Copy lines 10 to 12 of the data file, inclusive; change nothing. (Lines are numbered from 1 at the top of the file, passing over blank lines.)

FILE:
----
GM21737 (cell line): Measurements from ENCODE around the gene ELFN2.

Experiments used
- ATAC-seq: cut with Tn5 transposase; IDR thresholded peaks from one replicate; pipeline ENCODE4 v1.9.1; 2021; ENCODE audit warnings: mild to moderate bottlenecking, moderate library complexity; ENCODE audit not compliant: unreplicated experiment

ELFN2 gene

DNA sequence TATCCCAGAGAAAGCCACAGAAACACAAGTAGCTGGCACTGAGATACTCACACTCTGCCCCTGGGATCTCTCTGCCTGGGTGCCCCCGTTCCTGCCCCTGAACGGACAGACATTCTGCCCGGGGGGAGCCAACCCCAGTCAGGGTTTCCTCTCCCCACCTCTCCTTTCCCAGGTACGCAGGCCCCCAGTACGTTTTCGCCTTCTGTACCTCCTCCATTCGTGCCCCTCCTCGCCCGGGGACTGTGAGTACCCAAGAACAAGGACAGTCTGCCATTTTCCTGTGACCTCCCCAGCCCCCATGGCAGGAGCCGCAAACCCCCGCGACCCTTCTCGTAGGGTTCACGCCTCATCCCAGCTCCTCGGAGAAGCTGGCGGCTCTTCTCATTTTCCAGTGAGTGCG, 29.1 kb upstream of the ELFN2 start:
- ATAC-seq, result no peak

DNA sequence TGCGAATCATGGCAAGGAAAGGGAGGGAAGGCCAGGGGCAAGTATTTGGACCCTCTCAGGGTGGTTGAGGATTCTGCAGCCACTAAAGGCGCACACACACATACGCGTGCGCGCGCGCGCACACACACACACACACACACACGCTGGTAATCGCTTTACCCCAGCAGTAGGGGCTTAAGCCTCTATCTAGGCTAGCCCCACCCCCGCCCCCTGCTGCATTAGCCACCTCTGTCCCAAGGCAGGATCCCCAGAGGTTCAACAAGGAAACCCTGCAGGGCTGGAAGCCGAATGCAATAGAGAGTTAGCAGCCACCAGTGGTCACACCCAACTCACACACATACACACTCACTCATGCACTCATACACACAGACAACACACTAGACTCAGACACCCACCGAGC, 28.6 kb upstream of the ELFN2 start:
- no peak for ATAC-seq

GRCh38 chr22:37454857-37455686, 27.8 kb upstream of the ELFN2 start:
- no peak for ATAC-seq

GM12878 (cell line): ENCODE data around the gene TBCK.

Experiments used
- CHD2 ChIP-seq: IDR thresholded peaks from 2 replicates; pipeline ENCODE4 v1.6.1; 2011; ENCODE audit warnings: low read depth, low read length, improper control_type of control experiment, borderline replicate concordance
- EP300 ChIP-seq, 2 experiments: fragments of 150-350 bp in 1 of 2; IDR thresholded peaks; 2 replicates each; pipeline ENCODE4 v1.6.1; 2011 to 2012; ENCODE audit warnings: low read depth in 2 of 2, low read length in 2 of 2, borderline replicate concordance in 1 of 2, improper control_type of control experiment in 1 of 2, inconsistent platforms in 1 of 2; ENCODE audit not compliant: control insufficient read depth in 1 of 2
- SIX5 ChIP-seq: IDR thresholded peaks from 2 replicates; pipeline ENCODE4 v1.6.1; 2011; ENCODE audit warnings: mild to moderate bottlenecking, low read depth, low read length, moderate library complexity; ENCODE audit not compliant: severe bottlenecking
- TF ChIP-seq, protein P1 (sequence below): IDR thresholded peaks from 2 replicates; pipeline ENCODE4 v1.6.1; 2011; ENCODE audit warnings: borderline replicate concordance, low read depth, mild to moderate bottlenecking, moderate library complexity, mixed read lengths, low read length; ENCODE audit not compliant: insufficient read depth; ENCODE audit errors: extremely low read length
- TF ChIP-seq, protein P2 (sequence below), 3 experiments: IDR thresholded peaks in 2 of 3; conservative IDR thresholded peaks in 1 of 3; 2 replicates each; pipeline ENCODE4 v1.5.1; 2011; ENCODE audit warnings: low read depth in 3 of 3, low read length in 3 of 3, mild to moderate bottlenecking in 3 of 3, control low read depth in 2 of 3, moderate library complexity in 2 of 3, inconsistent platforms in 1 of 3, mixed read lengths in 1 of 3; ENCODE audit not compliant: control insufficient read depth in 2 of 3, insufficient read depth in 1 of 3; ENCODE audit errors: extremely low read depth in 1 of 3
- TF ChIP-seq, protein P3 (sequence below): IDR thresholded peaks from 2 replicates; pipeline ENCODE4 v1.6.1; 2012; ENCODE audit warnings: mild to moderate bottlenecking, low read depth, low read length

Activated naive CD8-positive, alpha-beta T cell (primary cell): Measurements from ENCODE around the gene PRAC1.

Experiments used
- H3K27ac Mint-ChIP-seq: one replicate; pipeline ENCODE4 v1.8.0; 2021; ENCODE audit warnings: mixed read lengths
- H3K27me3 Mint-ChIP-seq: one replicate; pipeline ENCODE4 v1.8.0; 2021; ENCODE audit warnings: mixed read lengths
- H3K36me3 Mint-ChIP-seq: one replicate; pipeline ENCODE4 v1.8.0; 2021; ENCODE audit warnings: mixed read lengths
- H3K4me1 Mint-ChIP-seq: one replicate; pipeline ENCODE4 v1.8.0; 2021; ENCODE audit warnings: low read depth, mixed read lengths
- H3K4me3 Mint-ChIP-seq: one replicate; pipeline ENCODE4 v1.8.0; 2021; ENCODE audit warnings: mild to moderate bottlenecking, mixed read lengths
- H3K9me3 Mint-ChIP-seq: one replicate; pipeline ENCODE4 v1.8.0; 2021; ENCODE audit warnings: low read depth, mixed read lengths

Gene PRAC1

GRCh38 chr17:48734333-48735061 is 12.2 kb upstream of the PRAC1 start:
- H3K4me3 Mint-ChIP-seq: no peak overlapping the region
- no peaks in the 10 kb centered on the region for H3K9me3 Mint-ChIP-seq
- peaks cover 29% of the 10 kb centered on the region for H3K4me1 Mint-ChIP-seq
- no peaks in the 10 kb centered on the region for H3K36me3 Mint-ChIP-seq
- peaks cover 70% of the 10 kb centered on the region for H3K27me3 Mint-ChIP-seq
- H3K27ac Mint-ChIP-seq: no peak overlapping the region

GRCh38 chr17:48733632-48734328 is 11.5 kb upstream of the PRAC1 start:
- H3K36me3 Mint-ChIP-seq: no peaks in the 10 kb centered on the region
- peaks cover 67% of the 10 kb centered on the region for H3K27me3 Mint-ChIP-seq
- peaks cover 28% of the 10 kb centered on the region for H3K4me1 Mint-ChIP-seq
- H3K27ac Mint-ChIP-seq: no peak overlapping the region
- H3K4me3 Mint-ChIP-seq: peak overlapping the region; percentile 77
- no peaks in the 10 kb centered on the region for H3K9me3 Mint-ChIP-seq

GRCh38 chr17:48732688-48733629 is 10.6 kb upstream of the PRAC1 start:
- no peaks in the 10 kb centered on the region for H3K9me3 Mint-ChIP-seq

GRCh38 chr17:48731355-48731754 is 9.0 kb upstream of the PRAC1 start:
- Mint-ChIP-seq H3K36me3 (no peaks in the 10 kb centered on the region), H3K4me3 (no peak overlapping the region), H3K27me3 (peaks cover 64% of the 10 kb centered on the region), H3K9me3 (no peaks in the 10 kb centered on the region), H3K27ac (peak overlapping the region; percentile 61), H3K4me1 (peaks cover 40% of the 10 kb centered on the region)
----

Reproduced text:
- no peak for ATAC-seq

GM12878 (cell line): ENCODE data around the gene TBCK.

Experiments used